India news January 23, 2012

Nimbus asked to deposit Rs 305 crores with court

The Bombay High Court has given Nimbus Communications four weeks to deposit Rs 305 crores (approx. US$61 million) with the court as security for the amount the BCCI claims it is owed by the company. The order, issued by Justice SJ Vazifdar on January 19, 2012, came after the board had moved the court asking for Nimbus to provide a security for the outstandings.

The BCCI argued that the amount is due to them for the telecast of India's recent home one-day series against England and the West Indies series, and asked that the amount be taken from the advertisement revenue earned through Nimbus' sports channels - Neo Sports and Neo Cricket.

The lawyers for Nimbus and Neo Sports, however, claimed that the terminated contract was between BCCI and Nimbus and did not involve Neo Sports. Therefore Neo was not liable to pay the board anything. Neo, they argued, was an independently-run business and though it was a subsidiary of Nimbus, there were no legitimate grounds to use its revenues to pay off the debts of its parent company.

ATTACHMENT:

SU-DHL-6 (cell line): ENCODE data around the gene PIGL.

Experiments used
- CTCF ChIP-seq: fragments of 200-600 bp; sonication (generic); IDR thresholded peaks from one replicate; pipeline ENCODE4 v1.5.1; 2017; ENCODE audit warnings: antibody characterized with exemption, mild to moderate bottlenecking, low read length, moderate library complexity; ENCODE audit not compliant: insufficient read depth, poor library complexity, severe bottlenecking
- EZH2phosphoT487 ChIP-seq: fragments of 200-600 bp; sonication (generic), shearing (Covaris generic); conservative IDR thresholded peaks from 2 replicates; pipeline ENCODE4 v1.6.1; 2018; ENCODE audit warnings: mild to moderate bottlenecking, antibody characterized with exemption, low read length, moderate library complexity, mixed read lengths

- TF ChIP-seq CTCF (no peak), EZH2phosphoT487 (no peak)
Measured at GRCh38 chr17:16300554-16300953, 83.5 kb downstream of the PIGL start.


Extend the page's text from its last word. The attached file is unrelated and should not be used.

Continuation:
However, the court disagreed with Nimbus' argument and ruled that "the respondents [Nimbus and Neo] should deposit all monies which they have already received from the advertisers as consideration for broadcast of advertisements on the television channel/s owned and operated by the respondents in relation to the 2011 cricket series." In addition, the court directed Nimbus to petition the advertisers who still owed them money for the same series to deposit that money with the court as well, with the stipulation that the total amount placed with the court was not to exceed Rs 305 crores.

Nimbus and the BCCI are locked in a battle over the television rights for cricket in India. The board terminated the contract between the parties last month, claiming Nimbus had defaulted but were stymied by the courts when it came to encashing bank guarantees worth Rs 1600 crores (approx. $320 million). ESPNcricinfo understands that the dispute over the contract is now under arbitration.

Tariq Engineer is a senior sub-editor at Cricinfo